Estimated driving time: 1 hour, 15 minutes

If you love old fashioned farm stores, turn off Highway 2 at Innisfail and make the 10 minute trek to visit Doug and Elna Edgar and their family at Edgar Farms. Their farm store is open for the season (8 a.m. to 8 p.m. seven days a week until September 30). The fresh asparagus will be snapped up quickly, but there are peas and other veggies to be had—as well as grass-fed beef, handmade preserves and the very best ready-to-bake pies made with Saskatoon berries, rhubarb, strawberries and other ingredients that are grown on the farm. And if you’re worried about getting there, they have a trusty map that can be downloaded from their website.


15. Redcliff Greenhouses

Location: Redcliff
Distance from Calgary: 285 km
Estimated driving time: 2 hours, 45 minutes

This hidden gem isn’t a traditional eatery, but it’s well-worth the drive through southern Alberta. On the northwest outskirts of Medicine Hat, the town of Redcliff is the greenhouse capital of the prairies (you’ll drive past dozens of them if you go through town), most of which have small farm stores attached. They work on the honour system—select your fresh tomatoes, cucumbers, herbs, peppers and garlic and then weigh them and leave your money in the dropbox. It’s a great way to directly support farms and to bring home the freshest product for less than you’d pay even at most farmers’ markets.


16. Roy’s Place

Location: Claresholm
Distance from Calgary: 132 km
Estimated driving time: 1 hour, 20 minutes

Roy’s Place has been a highway stop for hungry passersby for more than 20 years; more recently, they’ve become famous for their enormous cinnamon buns. The size of a dinner plate and as thick as a cake, the buns have been featured on You Gotta Eat Here! on Food Network Canada. You can get one to eat in or take out, with a container of cream cheese frosting to apply yourself (make sure you load up on the wet wipes).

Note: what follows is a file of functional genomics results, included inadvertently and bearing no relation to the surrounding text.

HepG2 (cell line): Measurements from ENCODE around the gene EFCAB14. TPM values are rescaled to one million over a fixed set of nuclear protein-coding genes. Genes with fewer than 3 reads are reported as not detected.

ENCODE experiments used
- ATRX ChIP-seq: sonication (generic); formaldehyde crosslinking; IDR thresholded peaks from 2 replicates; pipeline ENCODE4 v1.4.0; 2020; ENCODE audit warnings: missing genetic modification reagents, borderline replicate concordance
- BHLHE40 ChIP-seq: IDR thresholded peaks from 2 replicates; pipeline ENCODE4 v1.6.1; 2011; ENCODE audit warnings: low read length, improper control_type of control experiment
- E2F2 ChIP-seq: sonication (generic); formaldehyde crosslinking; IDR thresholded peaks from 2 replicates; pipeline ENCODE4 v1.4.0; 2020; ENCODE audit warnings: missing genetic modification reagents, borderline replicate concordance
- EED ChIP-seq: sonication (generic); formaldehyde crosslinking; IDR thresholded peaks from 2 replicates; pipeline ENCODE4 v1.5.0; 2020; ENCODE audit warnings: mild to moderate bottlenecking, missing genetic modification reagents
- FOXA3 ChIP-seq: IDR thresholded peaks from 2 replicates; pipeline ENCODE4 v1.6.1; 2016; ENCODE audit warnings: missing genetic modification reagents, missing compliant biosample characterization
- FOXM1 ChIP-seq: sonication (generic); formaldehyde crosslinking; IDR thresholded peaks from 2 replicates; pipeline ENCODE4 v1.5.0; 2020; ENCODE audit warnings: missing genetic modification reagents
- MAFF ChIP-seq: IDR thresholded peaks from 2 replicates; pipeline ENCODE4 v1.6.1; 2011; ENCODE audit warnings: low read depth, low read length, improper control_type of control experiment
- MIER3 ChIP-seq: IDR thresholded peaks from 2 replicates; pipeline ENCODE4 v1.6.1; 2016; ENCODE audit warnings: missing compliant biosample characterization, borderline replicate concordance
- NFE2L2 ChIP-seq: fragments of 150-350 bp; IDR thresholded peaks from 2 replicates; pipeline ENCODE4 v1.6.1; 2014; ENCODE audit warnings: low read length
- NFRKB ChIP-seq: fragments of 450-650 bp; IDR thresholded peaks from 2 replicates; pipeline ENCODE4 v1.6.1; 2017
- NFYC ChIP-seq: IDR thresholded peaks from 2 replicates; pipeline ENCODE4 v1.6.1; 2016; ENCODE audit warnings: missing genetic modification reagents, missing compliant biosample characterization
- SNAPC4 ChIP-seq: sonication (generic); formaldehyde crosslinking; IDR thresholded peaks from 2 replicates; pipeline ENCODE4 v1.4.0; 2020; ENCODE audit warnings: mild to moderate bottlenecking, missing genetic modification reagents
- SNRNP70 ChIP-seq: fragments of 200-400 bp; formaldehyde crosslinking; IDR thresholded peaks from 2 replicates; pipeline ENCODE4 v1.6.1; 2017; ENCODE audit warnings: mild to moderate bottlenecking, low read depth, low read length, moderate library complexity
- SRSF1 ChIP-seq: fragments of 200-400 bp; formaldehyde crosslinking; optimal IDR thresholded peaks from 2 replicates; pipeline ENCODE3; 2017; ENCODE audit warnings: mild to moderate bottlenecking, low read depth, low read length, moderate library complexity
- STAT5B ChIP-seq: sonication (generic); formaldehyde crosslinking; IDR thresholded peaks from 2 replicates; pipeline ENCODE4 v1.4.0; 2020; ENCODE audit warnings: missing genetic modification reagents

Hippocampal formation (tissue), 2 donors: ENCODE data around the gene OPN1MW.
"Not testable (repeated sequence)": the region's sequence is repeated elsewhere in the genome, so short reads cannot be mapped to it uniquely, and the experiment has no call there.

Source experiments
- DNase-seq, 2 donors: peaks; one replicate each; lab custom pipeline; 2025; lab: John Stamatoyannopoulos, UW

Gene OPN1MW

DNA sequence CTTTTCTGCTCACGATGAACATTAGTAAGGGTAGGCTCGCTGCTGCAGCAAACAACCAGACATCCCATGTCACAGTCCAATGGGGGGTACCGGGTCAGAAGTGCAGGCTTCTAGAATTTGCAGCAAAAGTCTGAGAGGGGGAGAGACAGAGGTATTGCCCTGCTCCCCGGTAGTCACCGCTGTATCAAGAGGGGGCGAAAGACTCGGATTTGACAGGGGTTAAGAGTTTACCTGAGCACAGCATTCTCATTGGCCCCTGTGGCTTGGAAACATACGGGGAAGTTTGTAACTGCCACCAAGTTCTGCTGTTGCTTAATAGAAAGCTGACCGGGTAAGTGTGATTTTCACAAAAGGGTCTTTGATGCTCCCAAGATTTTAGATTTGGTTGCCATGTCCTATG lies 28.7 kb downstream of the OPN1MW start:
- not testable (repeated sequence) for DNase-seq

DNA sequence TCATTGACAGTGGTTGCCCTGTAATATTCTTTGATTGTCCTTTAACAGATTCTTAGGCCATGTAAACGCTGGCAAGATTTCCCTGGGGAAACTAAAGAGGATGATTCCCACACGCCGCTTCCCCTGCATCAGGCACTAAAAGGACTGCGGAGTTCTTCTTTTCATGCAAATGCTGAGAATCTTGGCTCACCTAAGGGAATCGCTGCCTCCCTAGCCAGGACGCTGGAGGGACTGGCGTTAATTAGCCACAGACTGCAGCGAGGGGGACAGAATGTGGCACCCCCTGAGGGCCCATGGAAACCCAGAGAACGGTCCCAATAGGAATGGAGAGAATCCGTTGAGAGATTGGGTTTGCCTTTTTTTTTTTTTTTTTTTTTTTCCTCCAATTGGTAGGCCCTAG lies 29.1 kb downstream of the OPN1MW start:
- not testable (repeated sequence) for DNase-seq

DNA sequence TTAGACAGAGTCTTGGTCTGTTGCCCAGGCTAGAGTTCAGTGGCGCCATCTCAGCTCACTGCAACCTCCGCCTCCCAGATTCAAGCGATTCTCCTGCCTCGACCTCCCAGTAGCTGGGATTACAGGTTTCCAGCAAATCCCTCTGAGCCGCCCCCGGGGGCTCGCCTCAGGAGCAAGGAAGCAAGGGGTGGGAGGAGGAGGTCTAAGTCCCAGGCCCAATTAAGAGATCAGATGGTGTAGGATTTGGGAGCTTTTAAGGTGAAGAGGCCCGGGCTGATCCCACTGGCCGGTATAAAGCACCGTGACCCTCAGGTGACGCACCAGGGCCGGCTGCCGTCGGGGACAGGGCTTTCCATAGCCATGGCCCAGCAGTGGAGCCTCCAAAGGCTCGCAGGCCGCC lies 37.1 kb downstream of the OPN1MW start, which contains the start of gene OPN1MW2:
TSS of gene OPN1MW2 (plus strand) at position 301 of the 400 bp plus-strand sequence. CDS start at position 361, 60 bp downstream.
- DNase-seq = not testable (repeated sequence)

17. Zum’s Eatery and Mercantile

Location: Waterton
Distance from Calgary: 270 km
Estimated driving time: 3 hours

If you haven’t discovered Waterton, you are seriously missing out. The tiny town (population: 105) within Waterton Lakes National Park is small enough that you can park anywhere and stroll through the entire city. There are plenty of great places to eat, and being a seasonal destination, they must have patios. It’s worth stopping at Zum’s Eatery for their famous fried chicken and homemade pie.

For more on the best places to eat across the West, subscribe to the WL newsletter!

Comments

A

You missed Harvest Coffeehouse in PincherCreek! They make the best sandwiches and their baking is awesome!

Reply
B

You are missing a gem. The Downtown Diner in Fort Saskatchewan. Their ratings on Facebook, etc. confirm my opinion! Cheers!

Reply
J

You missed Two Guys Pizza in Lethbridge.

Reply
T

Great piece; some good old stand bys and new spots we have yet to visit. Is there to be a follow up article of restaurant gems in the rest of Alberta?

Reply
K

Hi Ted,

You bet! We’ll be pulling together a second hidden-gems piece that will be focused more on Northern Alberta—keep your eyes peeled in the coming weeks!

Cheers,
Kaitlyn

Reply
K

Hi Ted,

Just wanted to let you know that we’ve now published a list of hidden-gem restaurants that are located closer to Edmonton: http://westernliving.ca/food-and-wine/9-best-hidden-gem-restaurants-edmonton/

Cheers!
Kaitlyn

Reply